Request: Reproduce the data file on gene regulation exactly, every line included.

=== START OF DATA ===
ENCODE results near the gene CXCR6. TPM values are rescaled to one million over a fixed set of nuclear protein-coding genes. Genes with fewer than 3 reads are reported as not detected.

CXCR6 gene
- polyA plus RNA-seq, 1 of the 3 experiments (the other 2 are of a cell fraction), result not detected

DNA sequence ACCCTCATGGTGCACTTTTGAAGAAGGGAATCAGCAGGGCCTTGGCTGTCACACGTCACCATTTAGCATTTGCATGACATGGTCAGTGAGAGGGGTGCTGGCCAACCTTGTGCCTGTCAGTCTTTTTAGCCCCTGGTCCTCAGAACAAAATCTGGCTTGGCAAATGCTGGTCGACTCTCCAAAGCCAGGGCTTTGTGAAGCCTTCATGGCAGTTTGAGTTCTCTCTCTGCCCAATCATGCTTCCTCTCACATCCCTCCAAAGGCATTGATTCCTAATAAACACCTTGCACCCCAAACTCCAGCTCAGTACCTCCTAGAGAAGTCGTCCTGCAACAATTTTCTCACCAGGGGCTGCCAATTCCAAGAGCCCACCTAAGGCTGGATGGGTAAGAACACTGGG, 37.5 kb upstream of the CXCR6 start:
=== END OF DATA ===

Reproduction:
ENCODE results near the gene CXCR6. TPM values are rescaled to one million over a fixed set of nuclear protein-coding genes. Genes with fewer than 3 reads are reported as not detected.

CXCR6 gene
- polyA plus RNA-seq, 1 of the 3 experiments (the other 2 are of a cell fraction), result not detected

DNA sequence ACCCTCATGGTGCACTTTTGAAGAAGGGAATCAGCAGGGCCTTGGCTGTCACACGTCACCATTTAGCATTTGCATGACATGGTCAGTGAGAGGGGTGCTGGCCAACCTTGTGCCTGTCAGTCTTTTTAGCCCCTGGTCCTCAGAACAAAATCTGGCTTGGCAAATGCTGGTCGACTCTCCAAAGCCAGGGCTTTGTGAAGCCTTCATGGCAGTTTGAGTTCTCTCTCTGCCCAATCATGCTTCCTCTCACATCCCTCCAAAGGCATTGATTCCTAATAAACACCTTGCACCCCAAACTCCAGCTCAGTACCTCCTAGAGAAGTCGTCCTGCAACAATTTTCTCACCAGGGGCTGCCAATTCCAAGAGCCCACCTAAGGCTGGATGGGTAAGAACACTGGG, 37.5 kb upstream of the CXCR6 start: